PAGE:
Full and partial dentures are an excellent option for persons missing several teeth and who are not good candidates for dental implants. Dentures might also be recommended for those who have severely damaged teeth and which are not good candidates for caps and other such cosmetic procedures.
While dentures offer many advantages to persons with severe dental issues, some individuals might be hesitant about being fitted for dentures simply because of having misconceptions about their appearance and use. Note some of those common misconceptions so you can discuss the option of being fitted for dentures with your dentist.
Dentures Are Noticeable
It's easy to think that dentures will be noticeable to others; you might even know someone with dentures that click, shift or otherwise move and make noise when they eat or talk. However, high-quality dentures fitted by a skilled dentist should be virtually indistinguishable from real teeth. Dentures should also fit the mouth perfectly and not move out of position or fall away from the gum line when eating or talking.
Dentures that shift or click are typically ill-fitted, or the person wearing those dentures might be using low-quality adhesives or no adhesives at all. Choosing a skilled dentist and keeping appointments for adjustments and fittings also ensures your dentures become indistinguishable from real teeth.
You Can't Eat With Dentures
It is often recommended that a person avoid taffy, caramels and other sticky foods when wearing dentures, lest those foods pull dentures out of place. However, today's high-quality denture materials and strong adhesives typically allow you to eat apples, corn on the cob and other foods that once risked cracking and chipping dentures.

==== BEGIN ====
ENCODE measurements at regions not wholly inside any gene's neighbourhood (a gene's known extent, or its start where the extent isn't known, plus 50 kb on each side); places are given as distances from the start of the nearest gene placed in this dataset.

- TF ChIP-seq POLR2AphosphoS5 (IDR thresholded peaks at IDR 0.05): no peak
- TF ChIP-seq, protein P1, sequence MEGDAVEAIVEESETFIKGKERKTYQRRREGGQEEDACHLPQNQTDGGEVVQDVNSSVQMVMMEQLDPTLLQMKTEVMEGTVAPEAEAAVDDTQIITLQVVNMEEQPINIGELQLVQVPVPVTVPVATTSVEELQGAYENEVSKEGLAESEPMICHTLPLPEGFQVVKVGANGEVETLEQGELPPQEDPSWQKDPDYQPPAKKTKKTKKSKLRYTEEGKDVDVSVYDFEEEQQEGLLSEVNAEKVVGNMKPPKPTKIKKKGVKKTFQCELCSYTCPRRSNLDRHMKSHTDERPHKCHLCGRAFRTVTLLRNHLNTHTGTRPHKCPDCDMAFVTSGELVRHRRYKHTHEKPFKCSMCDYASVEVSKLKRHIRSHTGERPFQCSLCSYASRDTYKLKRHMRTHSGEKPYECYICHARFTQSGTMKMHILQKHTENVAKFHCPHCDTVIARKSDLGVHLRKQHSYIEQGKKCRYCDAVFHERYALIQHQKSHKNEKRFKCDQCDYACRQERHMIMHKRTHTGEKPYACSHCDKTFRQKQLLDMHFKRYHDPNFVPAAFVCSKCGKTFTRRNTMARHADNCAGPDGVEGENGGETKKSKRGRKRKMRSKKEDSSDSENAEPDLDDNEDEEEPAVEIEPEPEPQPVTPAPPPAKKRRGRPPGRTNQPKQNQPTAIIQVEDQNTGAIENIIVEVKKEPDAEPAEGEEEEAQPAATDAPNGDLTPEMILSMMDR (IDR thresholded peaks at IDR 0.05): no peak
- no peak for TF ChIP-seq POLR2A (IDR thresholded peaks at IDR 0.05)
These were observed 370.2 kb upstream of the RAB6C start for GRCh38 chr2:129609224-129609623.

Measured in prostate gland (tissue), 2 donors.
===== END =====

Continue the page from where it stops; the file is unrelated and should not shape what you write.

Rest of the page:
It's also good to note that you might want to avoid sticky and overly hard foods even with real teeth! Biting into crisp apples or trying to pull corn off the cob with real teeth might result in chips, cracks and other such damage, so wearing dentures might not be as limiting as you assume when compared to real teeth.
Dentures might break if dropped or otherwise mishandled, but note that your real teeth can also chip or crack if you use them to open packages, bite down too hard on certain foods or suffer a facial injury! Your dentist will typically give you specific instructions for proper handling of your dentures, and as long as you use caution when cleaning them, they should last for years.
I am a senior who recently began wearing dentures, and before I got them, I spent a lot of time researching types of dentures and alternatives. Now, that I have my dentures and my research is complete, I need something new to fill my time. So, I decided to create a blog. "Why not put what I learned to use?" I thought. In this blog, I hope to share facts and figures about dentures and offer a little friendly advice along the way. Learn how many other Australians wear dentures, explore alternatives to dentures and figure out which options are best for you. Thanks for reading!